Books and Articles on Eclectic and Integrative Approaches

This section covers books and articles from eclectic and integrative approaches to counselling and psychotherapy.

Theory and Research in Counselling and Psychotherapy

Eclectic and Integrative Approaches

Culley, S. (1991) Integrative Counselling Skills in Action. London: Sage.

This book does not really address the matter of integrating different theoretical approaches; rather, it is straightforwardly a skills textbook, exploring those basic skills which the author believes are integral to most or all counselling activities. Heavily influenced by Egan (see Egan (2002)), Culley covers some of the same territory but is perhaps a little easier to read at times, mainly for reasons of layout and organization. Egan, however, provides greater depth in many areas and a much broader linkage to the existing literature.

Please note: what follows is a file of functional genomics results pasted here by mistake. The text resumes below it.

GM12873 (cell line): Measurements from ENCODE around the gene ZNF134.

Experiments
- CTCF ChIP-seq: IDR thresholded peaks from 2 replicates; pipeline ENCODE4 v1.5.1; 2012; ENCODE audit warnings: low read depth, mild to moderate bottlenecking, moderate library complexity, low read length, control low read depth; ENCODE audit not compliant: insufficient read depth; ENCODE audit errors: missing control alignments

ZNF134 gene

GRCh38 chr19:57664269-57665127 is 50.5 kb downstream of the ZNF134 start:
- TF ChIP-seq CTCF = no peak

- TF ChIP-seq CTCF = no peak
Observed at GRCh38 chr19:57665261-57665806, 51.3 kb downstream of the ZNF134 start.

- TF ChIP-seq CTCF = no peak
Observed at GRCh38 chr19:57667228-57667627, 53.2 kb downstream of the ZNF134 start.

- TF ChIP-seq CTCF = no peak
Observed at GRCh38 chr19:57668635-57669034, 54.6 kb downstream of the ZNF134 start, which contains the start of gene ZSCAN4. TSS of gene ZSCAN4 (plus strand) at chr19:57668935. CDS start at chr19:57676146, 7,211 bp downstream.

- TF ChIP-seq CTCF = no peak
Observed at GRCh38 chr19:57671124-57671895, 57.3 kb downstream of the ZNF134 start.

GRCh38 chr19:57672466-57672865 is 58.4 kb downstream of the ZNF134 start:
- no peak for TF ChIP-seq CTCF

Dryden, W. (1987) 'Theoretically-Consistent Eclecticism: Humanising a Computer "Addict"', in Norcross (1987).

Dryden introduces the notion of 'theoretically consistent eclecticism', or 'selective eclecticism', favoured by rational emotive behaviour therapy (see the separate bibliography section on Rational Emotive Behaviour Therapy), according to which the practitioner employs techniques from a wide range of approaches but without adopting the underlying theoretical content of those approaches: in other words, the techniques are employed specifically within a consistent theoretical framework and not simply adopted willy nilly.

Norcross, J.C., ed. (1987) Casebook of Eclectic Psychotherapy. New York: Brunner/Mazel.


This page was last reviewed by Dr Greg Mulhauser, Thursday, 3 November 2022.